Is Your Independent Contractor Really An Employee?
Faced with high payroll and workers' compensation costs, many California businesses are increasingly tempted to hire part time workers as independent contractors, or even to reclassify existing employees as independent contractors.
Employers need to exercise great caution in doing so, since employers who misclassify employees as independent contractors may find themselves liable for paying workers' compensation benefits out of their own pockets, paying employment taxes, or providing retroactive benefits, such as vacation pay and retirement plan contributions to a misclassified worker, together with hefty penalties and interest payments. In an extreme case, if an employee suffers a workplace injury while the employer is uninsured for workers' compensation (for example, because the employer has classified its entire staff as independent contractors and has no workers' compensation coverage), the employer can be fined up to $100,000. The owners of the company can be held personally liable for this fine, together with any workers' compensation benefits paid to the injured worker, even if the employer is a corporation. It is important to remember that in any California workers' compensation action, the worker is legally presumed to be an employee and the employer has the evidentiary burden of proving that the worker meets the legal requirements for independent contractors.
Unfortunately, there is no single, clear-cut test to determine whether a worker is an independent contractor or an employee. Although California applies its own test, it is still useful to refer to the IRS' list of 20 factors to determine a worker's status, which is available in IRS Publication 15-A, Employer's Supplemental Tax Guide on the IRS Web site at www.irs.gov. While no single factor is determinative, according to the IRS, the following are characteristics of independent contractors: setting their own work hours; furnishing their own tools; not receiving training from the hiring firm; working for more than one firm at a time; being paid by the job rather than by the hour; not providing progress reports; making their services available to the general public; and paying for their own business and travel expenses. California also places emphasis on whether a worker has a substantial investment in his or her business and has a legitimate opportunity to make a profit (or loss) from the operation of the business based upon his or her skills. The level of control over the worker's activities, i.e., who exercises it and how, is a key factor.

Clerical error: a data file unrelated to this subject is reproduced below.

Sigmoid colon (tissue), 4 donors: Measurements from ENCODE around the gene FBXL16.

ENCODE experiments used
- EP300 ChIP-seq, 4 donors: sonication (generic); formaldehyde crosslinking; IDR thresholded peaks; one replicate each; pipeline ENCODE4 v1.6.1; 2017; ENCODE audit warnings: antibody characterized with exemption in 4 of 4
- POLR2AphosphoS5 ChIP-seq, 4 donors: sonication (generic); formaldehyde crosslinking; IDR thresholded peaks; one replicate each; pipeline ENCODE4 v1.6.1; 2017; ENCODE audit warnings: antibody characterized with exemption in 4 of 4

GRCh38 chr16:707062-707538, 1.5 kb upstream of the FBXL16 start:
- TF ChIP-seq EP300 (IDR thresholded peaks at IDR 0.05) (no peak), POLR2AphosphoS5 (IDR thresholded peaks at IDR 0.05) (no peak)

If you have any questions or comments about any of the points raised in this article, or require any assistance with independent contractor or employee issues please contact Greg Clement at firstname.lastname@example.org.
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